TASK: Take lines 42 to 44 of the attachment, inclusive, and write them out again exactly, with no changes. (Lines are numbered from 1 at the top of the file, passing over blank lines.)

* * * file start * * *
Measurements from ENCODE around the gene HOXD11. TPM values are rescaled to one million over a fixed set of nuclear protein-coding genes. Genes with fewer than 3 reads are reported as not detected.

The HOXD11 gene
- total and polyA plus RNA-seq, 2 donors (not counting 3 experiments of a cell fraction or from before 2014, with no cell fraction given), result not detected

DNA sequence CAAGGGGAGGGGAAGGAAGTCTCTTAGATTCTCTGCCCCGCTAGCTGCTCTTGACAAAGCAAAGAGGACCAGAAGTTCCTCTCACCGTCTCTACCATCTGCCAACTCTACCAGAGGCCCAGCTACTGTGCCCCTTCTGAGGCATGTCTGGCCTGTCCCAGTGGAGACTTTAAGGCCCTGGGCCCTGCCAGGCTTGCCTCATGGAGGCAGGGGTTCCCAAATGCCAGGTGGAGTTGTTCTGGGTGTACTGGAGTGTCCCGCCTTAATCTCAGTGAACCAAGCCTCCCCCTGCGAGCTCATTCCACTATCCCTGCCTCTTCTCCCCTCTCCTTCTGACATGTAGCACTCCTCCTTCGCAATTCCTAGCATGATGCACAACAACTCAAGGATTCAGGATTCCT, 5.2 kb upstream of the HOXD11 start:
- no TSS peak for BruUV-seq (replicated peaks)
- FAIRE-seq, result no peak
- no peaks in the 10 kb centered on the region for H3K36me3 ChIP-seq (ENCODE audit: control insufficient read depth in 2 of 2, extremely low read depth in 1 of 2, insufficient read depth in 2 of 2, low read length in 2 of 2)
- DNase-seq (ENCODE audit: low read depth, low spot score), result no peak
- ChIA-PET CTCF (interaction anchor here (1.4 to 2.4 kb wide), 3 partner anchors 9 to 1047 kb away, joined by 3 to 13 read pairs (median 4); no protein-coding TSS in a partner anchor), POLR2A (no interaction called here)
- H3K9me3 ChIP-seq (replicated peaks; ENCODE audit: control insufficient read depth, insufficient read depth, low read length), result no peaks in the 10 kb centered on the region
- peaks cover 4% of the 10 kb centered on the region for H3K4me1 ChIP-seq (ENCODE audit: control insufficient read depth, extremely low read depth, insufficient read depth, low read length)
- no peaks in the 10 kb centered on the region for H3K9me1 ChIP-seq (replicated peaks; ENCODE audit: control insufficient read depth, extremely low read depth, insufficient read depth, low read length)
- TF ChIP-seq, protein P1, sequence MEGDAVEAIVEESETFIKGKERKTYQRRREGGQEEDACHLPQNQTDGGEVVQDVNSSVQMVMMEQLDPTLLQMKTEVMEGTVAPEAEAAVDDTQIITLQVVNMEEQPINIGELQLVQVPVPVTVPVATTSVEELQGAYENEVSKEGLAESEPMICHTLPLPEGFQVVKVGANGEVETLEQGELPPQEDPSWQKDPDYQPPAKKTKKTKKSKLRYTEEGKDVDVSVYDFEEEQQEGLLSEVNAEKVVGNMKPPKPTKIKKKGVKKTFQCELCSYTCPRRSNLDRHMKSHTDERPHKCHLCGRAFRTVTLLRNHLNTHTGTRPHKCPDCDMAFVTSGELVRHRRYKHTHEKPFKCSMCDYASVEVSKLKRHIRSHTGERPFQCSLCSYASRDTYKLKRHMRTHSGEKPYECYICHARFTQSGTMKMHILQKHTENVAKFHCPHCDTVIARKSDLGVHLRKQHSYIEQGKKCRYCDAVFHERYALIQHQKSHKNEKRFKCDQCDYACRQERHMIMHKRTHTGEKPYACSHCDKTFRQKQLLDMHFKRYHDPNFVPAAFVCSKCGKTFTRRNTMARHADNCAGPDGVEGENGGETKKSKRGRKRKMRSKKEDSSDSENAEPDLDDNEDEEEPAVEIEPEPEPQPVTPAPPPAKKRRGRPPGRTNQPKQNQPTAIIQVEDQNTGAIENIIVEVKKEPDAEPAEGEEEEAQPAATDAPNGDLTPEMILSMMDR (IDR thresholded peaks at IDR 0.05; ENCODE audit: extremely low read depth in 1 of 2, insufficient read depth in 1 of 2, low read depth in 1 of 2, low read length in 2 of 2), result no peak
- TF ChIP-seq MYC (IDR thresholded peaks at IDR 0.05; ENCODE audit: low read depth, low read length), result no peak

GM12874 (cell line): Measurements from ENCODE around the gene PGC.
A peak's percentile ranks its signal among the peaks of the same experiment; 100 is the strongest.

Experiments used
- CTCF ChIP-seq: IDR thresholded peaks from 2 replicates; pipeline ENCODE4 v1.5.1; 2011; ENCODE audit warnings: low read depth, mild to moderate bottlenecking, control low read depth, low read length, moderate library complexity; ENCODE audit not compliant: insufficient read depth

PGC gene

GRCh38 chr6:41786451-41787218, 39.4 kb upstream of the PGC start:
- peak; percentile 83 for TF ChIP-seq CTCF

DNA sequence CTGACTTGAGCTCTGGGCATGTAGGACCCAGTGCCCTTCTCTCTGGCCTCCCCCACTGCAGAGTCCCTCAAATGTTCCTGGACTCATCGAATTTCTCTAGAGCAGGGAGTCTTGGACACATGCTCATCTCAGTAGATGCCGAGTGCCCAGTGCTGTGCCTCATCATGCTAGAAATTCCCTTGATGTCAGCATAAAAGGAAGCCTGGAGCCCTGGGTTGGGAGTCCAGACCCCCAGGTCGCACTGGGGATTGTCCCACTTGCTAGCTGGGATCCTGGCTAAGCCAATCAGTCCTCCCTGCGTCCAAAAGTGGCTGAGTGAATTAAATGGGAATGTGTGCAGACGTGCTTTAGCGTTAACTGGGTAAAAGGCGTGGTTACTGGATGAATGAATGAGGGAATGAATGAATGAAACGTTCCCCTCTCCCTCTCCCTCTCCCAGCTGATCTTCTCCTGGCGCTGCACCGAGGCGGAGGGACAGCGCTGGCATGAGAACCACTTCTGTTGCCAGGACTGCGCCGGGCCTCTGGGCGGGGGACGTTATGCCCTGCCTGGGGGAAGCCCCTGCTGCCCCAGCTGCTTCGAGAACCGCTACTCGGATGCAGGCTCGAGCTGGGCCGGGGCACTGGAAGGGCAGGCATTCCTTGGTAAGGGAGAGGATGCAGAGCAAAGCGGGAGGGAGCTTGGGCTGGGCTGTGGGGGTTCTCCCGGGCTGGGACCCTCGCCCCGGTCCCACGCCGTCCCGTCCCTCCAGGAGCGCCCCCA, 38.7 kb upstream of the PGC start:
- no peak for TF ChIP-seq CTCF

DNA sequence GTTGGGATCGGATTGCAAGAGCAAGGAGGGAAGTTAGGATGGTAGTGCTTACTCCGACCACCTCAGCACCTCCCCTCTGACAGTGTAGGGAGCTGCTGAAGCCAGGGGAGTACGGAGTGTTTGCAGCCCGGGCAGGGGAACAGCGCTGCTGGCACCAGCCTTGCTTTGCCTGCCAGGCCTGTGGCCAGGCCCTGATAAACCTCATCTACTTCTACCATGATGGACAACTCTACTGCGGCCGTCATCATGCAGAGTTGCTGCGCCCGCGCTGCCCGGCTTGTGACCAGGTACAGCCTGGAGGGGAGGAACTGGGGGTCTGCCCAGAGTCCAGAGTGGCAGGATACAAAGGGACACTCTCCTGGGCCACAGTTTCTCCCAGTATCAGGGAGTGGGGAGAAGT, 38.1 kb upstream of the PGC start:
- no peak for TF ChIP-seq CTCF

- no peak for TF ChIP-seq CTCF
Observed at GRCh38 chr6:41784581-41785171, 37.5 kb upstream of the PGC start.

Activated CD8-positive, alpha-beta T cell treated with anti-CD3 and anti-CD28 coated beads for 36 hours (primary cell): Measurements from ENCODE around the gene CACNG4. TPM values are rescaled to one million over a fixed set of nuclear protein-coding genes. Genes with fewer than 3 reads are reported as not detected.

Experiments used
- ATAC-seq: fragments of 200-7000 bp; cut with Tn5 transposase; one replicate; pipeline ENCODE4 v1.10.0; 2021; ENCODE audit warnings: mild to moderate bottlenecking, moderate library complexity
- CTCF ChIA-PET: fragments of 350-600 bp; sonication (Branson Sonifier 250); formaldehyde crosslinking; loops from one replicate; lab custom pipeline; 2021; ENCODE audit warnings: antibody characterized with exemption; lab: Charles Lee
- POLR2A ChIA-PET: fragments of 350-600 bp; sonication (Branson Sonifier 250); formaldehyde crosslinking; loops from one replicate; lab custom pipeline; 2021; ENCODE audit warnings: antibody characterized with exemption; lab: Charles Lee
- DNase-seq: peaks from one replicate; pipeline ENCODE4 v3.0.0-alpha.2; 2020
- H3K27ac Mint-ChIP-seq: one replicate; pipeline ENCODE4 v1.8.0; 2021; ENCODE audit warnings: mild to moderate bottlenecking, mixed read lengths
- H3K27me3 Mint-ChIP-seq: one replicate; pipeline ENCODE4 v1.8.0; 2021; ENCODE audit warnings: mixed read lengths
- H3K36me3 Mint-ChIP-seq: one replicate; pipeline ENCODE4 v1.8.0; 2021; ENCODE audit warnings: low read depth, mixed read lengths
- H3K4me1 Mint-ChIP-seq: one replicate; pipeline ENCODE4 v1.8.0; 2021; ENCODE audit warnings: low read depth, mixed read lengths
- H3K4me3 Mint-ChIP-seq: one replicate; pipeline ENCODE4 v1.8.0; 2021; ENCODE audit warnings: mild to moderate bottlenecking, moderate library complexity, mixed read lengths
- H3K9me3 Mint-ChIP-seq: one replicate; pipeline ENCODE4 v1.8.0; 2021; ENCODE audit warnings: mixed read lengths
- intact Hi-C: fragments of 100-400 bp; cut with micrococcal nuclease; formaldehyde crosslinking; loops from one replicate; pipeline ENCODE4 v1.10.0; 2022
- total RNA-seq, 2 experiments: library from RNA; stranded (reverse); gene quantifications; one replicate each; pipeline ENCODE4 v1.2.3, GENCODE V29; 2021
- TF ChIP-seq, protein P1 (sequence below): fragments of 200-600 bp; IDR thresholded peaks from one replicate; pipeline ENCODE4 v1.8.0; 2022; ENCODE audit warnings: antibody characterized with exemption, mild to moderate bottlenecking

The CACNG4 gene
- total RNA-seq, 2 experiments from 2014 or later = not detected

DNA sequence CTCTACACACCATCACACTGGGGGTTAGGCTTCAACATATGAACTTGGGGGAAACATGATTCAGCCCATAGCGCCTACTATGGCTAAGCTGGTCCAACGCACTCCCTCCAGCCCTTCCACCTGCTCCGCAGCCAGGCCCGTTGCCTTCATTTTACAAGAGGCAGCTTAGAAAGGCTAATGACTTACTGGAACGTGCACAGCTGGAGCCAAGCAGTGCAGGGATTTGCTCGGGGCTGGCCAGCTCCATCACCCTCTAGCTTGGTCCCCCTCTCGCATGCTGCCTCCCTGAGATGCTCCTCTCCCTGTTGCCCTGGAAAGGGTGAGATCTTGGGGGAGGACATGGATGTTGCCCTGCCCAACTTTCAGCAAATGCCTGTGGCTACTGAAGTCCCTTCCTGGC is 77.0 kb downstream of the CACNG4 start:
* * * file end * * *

- TF ChIP-seq, protein P1 (sequence below): fragments of 200-600 bp; IDR thresholded peaks from one replicate; pipeline ENCODE4 v1.8.0; 2022; ENCODE audit warnings: antibody characterized with exemption, mild to moderate bottlenecking

The CACNG4 gene
- total RNA-seq, 2 experiments from 2014 or later = not detected